Nicola Gissing also remembers being very young when her mother told her about some of the horrific things that happened to people during the Holocaust.

Vera Gissing and Nicholas Winton
Joanna Richardson

"I was always scared it might happen again," she remembers. "This happened because my grandparents were Jewish. Mom was Jewish, and I'm Jewish by birthright. ... So I actually had a bag of my own provisions hidden in the back of the ... cupboard in case the Nazis came." Gissing says her mother didn't know about her survival plan until they were both adults. "I told her once, and she said maybe she shouldn't have spoken so openly," she says.

Nicola Gissing believes Sís keeps the story of the Holocaust age appropriate by emphasizing details very young children can relate to and by not making Vera's escape and the Nazi invasion too frightening.

Developmental psychologist Dona Matthews says Nicky and Vera is the first book she has read that addresses the Holocaust for children so young. She recommends parents and caregivers read the story along with children. She applauds Sís for his approach with such an extraordinarily sensitive topic. "The focus of this story is on Nicky and Vera. It's not on the horrors of the Holocaust," says Matthews. "The story itself shows the importance of inclusion and respect for diverse others, which is a really good early entry to the Holocaust and other kinds of diversity understandings for kids."

Peter Sís/Norton Young Readers

Winton's daughter agrees. Barbara Winton has written a book about her father's life called If It's Not Impossible...: The Life of Sir Nicholas Winton. She believes Nicky & Vera will empower children.

"Whatever age you may be, if you see something around you that you think is unsatisfactory or wrong, you know, like my father, find other people who agree with you, and go out and have a go at doing something about it," she says. "That, I think, is the message of this story."

Sís admits there were some "dark moments" when writing and illustrating a history that caused so much pain and suffering. He credits his editor and his wife with helping him keep the story focused on Winton, who, Sís says, "was always trying to find some positive way how to approach life."

Nicholas Winton died in 2015 at age 106. Many of the 669 children he saved went on to work in the arts, the sciences, politics and human rights. Barbara Winton says her father was someone "who lived in the present." She has been outspoken about the need to take care of today's child refugees.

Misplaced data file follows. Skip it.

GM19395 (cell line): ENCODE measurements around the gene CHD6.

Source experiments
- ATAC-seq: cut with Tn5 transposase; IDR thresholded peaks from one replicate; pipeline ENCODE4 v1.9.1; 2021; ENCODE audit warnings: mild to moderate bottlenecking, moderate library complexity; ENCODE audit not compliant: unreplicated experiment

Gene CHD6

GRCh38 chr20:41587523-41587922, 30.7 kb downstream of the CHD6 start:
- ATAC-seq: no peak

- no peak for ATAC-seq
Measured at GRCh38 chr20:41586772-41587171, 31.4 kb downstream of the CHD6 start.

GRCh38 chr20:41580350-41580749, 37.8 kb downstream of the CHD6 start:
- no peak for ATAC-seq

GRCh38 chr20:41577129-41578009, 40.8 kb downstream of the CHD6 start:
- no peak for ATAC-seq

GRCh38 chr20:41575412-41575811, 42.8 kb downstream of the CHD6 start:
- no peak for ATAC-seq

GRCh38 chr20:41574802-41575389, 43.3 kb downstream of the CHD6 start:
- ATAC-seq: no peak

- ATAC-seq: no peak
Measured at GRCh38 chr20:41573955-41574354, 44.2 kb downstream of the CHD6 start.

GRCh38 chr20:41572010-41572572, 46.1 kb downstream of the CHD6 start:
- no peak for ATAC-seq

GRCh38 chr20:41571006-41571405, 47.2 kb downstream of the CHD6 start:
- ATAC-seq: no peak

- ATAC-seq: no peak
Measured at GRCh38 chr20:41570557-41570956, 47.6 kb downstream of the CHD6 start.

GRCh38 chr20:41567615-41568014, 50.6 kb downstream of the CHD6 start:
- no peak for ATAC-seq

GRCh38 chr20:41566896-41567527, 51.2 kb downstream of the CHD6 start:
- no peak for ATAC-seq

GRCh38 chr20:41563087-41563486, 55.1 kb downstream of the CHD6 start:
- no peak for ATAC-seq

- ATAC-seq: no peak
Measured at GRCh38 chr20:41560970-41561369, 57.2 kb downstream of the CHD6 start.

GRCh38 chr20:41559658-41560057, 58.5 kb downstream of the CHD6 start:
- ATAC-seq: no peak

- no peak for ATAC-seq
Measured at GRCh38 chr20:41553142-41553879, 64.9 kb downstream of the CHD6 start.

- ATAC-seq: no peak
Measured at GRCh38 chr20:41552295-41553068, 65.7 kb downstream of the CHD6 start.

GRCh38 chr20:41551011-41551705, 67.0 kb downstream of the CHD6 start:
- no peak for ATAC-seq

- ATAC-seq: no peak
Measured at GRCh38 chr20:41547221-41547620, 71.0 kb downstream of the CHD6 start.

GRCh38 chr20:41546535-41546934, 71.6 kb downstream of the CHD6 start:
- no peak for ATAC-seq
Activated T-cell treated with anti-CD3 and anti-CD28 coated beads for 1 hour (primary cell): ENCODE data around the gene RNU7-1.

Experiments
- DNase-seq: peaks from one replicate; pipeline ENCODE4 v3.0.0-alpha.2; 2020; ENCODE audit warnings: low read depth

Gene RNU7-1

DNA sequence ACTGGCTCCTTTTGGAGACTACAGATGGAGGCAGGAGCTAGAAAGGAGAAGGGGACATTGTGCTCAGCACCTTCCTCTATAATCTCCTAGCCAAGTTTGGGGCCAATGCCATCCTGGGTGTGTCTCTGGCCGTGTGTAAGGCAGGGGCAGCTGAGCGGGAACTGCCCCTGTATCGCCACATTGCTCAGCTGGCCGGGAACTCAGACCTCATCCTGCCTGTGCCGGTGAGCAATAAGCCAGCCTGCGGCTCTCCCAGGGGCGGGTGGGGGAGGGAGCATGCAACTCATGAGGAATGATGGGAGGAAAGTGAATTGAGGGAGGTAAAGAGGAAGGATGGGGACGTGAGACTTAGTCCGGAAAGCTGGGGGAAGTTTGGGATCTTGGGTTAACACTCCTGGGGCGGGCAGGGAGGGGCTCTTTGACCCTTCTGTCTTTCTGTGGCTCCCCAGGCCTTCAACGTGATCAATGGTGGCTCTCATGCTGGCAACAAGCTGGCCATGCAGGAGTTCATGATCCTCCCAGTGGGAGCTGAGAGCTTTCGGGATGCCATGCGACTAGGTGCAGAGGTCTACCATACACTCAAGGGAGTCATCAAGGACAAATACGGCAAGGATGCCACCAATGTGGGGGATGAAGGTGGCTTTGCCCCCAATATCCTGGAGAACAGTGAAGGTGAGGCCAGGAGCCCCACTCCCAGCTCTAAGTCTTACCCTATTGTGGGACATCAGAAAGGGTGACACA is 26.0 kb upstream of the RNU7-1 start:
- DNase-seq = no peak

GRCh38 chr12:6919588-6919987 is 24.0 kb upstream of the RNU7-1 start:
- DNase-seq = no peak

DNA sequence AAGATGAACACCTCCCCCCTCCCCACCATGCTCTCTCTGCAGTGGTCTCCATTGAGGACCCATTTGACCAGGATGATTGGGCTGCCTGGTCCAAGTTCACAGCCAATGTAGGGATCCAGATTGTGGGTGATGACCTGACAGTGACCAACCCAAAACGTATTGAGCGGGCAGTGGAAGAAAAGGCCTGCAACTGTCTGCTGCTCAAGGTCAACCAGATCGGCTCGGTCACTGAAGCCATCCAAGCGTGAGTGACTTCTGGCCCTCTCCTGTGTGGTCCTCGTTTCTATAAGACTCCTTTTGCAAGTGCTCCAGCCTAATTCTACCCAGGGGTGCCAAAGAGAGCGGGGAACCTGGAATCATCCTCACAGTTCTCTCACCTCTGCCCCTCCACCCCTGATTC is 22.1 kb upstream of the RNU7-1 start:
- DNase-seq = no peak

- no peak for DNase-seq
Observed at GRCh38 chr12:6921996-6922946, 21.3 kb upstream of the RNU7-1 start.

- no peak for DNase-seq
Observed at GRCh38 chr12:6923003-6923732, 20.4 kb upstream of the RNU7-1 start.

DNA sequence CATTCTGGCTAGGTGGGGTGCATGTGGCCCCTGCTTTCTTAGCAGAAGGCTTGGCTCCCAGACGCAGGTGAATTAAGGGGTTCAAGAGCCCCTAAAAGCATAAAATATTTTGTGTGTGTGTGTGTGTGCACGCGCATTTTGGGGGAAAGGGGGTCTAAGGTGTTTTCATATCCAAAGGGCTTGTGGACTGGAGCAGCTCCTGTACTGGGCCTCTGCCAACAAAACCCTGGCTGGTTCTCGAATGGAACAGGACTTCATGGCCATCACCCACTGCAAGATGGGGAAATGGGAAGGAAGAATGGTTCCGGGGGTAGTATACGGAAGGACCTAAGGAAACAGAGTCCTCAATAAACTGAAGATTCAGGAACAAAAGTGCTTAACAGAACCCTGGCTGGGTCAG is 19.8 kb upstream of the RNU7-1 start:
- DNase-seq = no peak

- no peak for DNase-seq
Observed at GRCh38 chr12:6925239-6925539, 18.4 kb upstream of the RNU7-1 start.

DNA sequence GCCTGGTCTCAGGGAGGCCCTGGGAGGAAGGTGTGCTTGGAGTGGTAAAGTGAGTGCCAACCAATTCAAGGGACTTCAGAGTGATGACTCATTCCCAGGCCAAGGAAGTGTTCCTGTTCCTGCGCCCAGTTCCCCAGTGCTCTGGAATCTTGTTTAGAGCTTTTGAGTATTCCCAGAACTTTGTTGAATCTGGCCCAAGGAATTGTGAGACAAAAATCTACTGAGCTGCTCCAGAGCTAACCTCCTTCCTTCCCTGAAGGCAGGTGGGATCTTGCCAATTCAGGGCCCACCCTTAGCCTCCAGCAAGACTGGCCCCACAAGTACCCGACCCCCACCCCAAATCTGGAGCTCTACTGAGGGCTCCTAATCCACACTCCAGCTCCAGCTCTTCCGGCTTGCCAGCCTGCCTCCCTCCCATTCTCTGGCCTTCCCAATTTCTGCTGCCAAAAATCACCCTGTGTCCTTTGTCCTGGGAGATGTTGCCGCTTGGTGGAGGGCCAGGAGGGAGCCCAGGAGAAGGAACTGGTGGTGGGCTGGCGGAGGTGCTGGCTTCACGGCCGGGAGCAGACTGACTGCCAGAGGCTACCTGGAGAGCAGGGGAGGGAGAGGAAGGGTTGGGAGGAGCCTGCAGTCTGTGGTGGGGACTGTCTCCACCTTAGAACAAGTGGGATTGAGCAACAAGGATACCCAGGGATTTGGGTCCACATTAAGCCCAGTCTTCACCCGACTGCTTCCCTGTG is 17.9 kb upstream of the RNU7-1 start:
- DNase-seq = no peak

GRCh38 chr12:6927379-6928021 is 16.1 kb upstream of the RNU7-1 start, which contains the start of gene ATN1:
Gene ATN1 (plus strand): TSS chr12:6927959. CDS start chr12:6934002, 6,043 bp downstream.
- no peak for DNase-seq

Peter Sís/Norton Young Readers

Nina Gregory edited this story.

: 1/27/21

An earlier version of this story mistakenly said Nicholas Winton died in 2016. In fact, he died in 2015. Also, a previous summary of this story that appeared on the homepage mistakenly said the children escaped Nazi-occupied Czechoslovakia in 1938. In fact, the year was 1939.

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SARAH MCCAMMON, HOST:

Today is International Holocaust Remembrance Day. And one of its goals is education. A new book by Peter Sis introduces the topic to children ages 6 to 9. The book "Nicky & Vera: A Quiet Hero Of The Holocaust And The Children He Rescued" tells the true story of the Englishman Nicholas Winton, who rescued 669 children from the Nazis. NPR's Elizabeth Blair has the story.

ELIZABETH BLAIR, BYLINE: On the cover of "Nicky & Vera," a little girl stands alone on the platform of an enormous train station holding a little suitcase and a kitty cat stuffed animal. Vera loves cats. Inside the silhouette of the girl, Peter Sis drew colorful details of what she left behind - her mom and dad, her house, a galloping horse. At the beginning of the story, Vera is living a happy life in Czechoslovakia.

UNIDENTIFIED PERSON: They were one of the few Jewish families in town. It made no difference. They were all friends.